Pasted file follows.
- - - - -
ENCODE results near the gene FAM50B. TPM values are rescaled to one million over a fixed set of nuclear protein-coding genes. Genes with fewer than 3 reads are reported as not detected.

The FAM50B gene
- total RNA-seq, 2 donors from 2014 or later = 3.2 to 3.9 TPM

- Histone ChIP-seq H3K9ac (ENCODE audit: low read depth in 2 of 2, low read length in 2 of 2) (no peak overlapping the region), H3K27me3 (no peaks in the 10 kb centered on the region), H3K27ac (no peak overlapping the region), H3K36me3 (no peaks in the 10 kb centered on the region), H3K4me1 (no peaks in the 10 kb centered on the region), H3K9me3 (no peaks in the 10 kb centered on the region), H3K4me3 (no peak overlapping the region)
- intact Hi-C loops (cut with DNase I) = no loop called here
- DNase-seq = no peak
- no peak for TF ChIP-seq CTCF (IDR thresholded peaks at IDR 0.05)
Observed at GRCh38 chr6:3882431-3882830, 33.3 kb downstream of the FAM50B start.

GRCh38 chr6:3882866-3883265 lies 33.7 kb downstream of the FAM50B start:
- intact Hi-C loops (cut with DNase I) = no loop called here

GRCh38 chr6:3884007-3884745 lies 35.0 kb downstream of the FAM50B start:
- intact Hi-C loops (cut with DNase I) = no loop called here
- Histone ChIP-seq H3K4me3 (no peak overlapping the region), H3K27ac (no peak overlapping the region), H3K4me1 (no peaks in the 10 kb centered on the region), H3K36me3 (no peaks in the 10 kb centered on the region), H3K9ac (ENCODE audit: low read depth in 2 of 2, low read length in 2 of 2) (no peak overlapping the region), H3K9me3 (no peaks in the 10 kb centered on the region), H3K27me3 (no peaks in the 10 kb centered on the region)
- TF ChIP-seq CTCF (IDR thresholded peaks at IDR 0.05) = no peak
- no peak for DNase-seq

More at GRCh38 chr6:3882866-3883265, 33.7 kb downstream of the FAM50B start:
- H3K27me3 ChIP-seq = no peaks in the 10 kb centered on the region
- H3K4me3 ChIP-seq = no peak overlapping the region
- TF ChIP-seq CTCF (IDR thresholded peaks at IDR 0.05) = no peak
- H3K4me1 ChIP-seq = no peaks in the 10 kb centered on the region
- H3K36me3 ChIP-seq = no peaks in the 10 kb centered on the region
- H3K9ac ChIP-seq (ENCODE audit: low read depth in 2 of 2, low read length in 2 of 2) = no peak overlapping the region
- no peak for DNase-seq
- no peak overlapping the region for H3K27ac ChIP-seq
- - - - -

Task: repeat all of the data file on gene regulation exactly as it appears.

ENCODE results near the gene FAM50B. TPM values are rescaled to one million over a fixed set of nuclear protein-coding genes. Genes with fewer than 3 reads are reported as not detected.

The FAM50B gene
- total RNA-seq, 2 donors from 2014 or later = 3.2 to 3.9 TPM

- Histone ChIP-seq H3K9ac (ENCODE audit: low read depth in 2 of 2, low read length in 2 of 2) (no peak overlapping the region), H3K27me3 (no peaks in the 10 kb centered on the region), H3K27ac (no peak overlapping the region), H3K36me3 (no peaks in the 10 kb centered on the region), H3K4me1 (no peaks in the 10 kb centered on the region), H3K9me3 (no peaks in the 10 kb centered on the region), H3K4me3 (no peak overlapping the region)
- intact Hi-C loops (cut with DNase I) = no loop called here
- DNase-seq = no peak
- no peak for TF ChIP-seq CTCF (IDR thresholded peaks at IDR 0.05)
Observed at GRCh38 chr6:3882431-3882830, 33.3 kb downstream of the FAM50B start.

GRCh38 chr6:3882866-3883265 lies 33.7 kb downstream of the FAM50B start:
- intact Hi-C loops (cut with DNase I) = no loop called here

GRCh38 chr6:3884007-3884745 lies 35.0 kb downstream of the FAM50B start:
- intact Hi-C loops (cut with DNase I) = no loop called here
- Histone ChIP-seq H3K4me3 (no peak overlapping the region), H3K27ac (no peak overlapping the region), H3K4me1 (no peaks in the 10 kb centered on the region), H3K36me3 (no peaks in the 10 kb centered on the region), H3K9ac (ENCODE audit: low read depth in 2 of 2, low read length in 2 of 2) (no peak overlapping the region), H3K9me3 (no peaks in the 10 kb centered on the region), H3K27me3 (no peaks in the 10 kb centered on the region)
- TF ChIP-seq CTCF (IDR thresholded peaks at IDR 0.05) = no peak
- no peak for DNase-seq

More at GRCh38 chr6:3882866-3883265, 33.7 kb downstream of the FAM50B start:
- H3K27me3 ChIP-seq = no peaks in the 10 kb centered on the region
- H3K4me3 ChIP-seq = no peak overlapping the region
- TF ChIP-seq CTCF (IDR thresholded peaks at IDR 0.05) = no peak
- H3K4me1 ChIP-seq = no peaks in the 10 kb centered on the region
- H3K36me3 ChIP-seq = no peaks in the 10 kb centered on the region
- H3K9ac ChIP-seq (ENCODE audit: low read depth in 2 of 2, low read length in 2 of 2) = no peak overlapping the region
- no peak for DNase-seq
- no peak overlapping the region for H3K27ac ChIP-seq